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Emily Ratajkowski: ‘Sex Is Normal. Desire Is Normal. Attention Is Normal, and That’s Okay.’

What defines the modern woman? In our world of body shaming and controversial Kim Kardashian selfies, one could arguably say it should be our generation’s responsibility to solidify the human right to self-acceptance.

With an unapologetic attitude for feminine sexuality, Emily Ratajkowski has become a bold figure for women of all ages, one who beams with confidence and a strong sense of identity. Since being featured in Robin Thicke and Pharrell’s Blurred Lines music video, the London-born, San Diego-raised 25-year-old model and actress (who’s been modelling since age 14) has been all over the map, moving from her small acting role in Gone Girl with Ben Affleck to writing a very personal letter on female sexuality for Lena Dunham’s newsletter.

For the upcoming issue of Harper’s BAZAAR, renowned American author and journalist Naomi Wolf (who previously was political advisor to Al Gore and Bill Clinton) sat down with Emily as these two brilliant figures caught up for one of the model’s most revealing conversations to date, from her public support of Bernie Sanders to the challenges of representing feminist views within a patriarchal society. Find excerpts from the piece below and catch the full interview in the August 2016 issue of Harper’s BAZAAR, set to hit stands July 19, as well as online here.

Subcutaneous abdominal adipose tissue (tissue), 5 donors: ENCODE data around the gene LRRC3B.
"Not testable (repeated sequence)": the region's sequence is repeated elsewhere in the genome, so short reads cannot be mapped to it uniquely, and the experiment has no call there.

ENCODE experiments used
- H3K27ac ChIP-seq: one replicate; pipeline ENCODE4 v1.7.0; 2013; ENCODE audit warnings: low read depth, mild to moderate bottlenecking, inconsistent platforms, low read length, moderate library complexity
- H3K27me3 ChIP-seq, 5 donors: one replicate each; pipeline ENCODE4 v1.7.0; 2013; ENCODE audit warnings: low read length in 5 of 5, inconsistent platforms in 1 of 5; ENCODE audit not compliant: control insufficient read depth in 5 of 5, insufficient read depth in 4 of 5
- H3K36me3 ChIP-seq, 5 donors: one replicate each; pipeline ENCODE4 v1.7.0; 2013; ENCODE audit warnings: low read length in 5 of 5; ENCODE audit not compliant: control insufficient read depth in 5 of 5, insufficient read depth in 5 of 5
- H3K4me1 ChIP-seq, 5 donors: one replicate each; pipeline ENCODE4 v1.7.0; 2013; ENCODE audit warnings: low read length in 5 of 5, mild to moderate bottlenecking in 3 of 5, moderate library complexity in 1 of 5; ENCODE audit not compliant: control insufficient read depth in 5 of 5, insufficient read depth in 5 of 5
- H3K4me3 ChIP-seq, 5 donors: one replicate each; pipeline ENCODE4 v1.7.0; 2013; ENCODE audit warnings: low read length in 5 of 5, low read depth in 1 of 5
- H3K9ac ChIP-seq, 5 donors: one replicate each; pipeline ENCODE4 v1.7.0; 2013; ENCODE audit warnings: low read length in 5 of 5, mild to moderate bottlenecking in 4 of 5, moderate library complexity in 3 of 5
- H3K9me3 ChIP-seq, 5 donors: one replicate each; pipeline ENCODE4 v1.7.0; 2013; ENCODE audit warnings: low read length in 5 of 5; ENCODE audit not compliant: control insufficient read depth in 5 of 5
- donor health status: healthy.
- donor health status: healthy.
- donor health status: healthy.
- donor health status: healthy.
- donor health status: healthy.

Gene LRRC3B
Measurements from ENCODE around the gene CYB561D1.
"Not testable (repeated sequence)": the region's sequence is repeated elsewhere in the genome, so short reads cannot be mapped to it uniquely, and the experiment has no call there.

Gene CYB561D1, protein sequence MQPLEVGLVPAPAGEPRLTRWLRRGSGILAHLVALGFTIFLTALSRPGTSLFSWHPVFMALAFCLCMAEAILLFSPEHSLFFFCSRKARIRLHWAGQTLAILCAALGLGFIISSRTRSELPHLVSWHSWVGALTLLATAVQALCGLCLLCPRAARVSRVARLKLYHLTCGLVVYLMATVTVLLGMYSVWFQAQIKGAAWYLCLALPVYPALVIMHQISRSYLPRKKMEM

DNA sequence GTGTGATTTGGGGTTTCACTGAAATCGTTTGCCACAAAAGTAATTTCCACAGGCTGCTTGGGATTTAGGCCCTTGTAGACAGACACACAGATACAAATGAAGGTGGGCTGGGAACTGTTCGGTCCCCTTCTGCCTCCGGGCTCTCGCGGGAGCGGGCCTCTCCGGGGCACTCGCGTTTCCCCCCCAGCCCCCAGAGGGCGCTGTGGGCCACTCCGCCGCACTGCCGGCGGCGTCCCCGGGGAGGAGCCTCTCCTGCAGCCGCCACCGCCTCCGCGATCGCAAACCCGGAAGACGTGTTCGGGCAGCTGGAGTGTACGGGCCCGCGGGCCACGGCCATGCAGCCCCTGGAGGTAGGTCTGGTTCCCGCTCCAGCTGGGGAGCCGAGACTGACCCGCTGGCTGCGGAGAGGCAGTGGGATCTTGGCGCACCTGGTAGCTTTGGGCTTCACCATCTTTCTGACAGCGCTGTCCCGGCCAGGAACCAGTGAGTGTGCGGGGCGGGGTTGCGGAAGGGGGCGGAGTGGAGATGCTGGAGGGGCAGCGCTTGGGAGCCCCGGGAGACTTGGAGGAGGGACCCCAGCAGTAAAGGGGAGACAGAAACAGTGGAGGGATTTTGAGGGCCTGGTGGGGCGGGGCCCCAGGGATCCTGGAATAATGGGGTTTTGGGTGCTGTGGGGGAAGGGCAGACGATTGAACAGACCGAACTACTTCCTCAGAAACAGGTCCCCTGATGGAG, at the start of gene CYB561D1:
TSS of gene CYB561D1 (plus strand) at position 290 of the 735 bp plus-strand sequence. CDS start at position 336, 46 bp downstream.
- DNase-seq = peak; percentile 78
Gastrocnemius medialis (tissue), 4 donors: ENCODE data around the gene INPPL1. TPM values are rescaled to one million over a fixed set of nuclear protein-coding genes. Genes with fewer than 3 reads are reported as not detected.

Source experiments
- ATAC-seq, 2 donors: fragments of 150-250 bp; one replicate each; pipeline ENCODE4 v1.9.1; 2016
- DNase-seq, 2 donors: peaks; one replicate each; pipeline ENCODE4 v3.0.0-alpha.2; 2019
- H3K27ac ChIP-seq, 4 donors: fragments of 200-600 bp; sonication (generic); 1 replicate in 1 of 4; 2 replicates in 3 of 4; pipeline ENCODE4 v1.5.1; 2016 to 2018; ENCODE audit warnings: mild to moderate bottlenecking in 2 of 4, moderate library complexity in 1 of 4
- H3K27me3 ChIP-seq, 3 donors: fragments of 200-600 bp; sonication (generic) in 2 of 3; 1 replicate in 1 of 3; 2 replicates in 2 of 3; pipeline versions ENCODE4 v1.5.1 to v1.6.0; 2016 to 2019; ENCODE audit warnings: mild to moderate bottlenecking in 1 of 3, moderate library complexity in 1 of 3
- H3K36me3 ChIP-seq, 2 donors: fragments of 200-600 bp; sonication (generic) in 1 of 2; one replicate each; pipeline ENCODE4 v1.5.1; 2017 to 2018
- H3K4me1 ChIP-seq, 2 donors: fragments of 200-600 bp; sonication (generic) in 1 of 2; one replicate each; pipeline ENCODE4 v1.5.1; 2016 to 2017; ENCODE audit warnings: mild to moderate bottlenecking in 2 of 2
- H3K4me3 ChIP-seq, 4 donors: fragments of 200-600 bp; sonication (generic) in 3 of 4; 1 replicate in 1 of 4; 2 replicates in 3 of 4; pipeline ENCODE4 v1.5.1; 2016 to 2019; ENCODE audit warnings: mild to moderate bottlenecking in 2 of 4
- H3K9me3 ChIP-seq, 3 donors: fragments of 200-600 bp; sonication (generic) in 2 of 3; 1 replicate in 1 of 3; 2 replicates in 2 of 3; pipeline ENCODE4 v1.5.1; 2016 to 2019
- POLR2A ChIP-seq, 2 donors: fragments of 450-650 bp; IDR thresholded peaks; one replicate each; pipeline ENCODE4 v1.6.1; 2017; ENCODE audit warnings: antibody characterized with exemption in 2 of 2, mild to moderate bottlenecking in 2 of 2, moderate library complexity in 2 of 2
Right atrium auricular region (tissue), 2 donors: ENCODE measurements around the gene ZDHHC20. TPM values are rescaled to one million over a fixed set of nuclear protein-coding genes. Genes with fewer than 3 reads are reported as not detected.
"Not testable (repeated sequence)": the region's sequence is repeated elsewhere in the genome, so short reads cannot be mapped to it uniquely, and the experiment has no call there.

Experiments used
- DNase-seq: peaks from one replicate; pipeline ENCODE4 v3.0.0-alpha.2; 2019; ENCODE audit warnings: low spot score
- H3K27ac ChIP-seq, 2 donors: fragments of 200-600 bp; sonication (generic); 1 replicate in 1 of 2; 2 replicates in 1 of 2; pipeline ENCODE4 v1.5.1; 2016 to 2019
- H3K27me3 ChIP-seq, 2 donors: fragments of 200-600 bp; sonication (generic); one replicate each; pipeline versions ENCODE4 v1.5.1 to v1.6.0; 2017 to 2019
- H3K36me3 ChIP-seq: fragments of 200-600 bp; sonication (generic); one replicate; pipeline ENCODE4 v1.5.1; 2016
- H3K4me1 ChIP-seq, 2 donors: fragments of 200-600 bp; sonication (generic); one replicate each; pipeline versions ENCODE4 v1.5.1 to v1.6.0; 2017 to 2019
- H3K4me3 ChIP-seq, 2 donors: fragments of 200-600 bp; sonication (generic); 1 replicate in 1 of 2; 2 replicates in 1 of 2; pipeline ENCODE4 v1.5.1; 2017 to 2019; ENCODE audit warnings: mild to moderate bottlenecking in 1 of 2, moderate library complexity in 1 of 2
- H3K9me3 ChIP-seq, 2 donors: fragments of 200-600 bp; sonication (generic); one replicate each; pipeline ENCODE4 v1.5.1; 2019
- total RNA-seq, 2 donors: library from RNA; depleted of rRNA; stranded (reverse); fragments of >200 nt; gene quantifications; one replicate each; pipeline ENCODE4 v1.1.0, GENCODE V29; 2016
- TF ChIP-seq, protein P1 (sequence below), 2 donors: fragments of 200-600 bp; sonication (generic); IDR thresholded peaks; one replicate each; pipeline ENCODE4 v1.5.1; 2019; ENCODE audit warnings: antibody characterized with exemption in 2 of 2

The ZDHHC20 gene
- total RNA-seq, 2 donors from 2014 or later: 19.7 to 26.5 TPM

Naomi Wolf: You’re very candid about how you use your sexuality and your body and how you communicate.

Emily Ratajkowski: A lot of media attention came earlier this year from being a Bernie [Sanders] supporter. I could’ve said I was supporting anyone, and people would’ve been shocked and horrified. That became a moment, and then I wrote my essay, “Baby Woman,” for Lena Dunham’s newsletter.

NW: It’s a problematic space where someone is a child but perceived as a woman.

ER: I genuinely hit puberty before everyone. So I really was more sexual than my classmates. My teachers, my boyfriends, my parents’ friends didn’t understand how complex it all was. Because of third-wave feminism, I understood that there are all these fucked-up ideals of beauty put on young women; that there was something to be scared about in the entertainment world. But yet the people I knew in my everyday life, they [didn’t realize] their faux pas, their missteps, and since they knew me it was that much harder because the comments felt personal… It was, like, something I became very used to. I had a girlfriend who was Venezuelan, and her body developed in a different way. I had big boobs, and she had a big butt. She would wear jeans with no pockets that would show it off, and we were constantly in trouble at school with the dress code. We were harassed, and, damn, that was the worst part of it.

NW: Tell me about your topless selfie with Kim.